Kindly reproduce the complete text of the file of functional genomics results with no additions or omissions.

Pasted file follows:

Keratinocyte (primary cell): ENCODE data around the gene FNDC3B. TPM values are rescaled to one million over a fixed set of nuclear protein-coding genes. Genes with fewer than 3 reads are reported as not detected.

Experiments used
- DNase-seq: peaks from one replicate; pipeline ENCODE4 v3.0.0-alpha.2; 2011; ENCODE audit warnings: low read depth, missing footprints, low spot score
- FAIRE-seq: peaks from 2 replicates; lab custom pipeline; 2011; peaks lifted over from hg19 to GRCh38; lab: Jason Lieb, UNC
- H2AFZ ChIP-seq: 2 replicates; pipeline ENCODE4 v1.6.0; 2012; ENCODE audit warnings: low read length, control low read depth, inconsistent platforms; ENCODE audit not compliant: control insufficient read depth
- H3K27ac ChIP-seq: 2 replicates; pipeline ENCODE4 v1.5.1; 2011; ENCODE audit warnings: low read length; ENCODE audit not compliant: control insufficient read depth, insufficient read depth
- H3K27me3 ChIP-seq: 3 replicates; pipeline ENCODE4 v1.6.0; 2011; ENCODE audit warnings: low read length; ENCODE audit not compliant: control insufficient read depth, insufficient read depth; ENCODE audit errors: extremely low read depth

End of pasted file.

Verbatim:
Keratinocyte (primary cell): ENCODE data around the gene FNDC3B. TPM values are rescaled to one million over a fixed set of nuclear protein-coding genes. Genes with fewer than 3 reads are reported as not detected.

Experiments used
- DNase-seq: peaks from one replicate; pipeline ENCODE4 v3.0.0-alpha.2; 2011; ENCODE audit warnings: low read depth, missing footprints, low spot score
- FAIRE-seq: peaks from 2 replicates; lab custom pipeline; 2011; peaks lifted over from hg19 to GRCh38; lab: Jason Lieb, UNC
- H2AFZ ChIP-seq: 2 replicates; pipeline ENCODE4 v1.6.0; 2012; ENCODE audit warnings: low read length, control low read depth, inconsistent platforms; ENCODE audit not compliant: control insufficient read depth
- H3K27ac ChIP-seq: 2 replicates; pipeline ENCODE4 v1.5.1; 2011; ENCODE audit warnings: low read length; ENCODE audit not compliant: control insufficient read depth, insufficient read depth
- H3K27me3 ChIP-seq: 3 replicates; pipeline ENCODE4 v1.6.0; 2011; ENCODE audit warnings: low read length; ENCODE audit not compliant: control insufficient read depth, insufficient read depth; ENCODE audit errors: extremely low read depth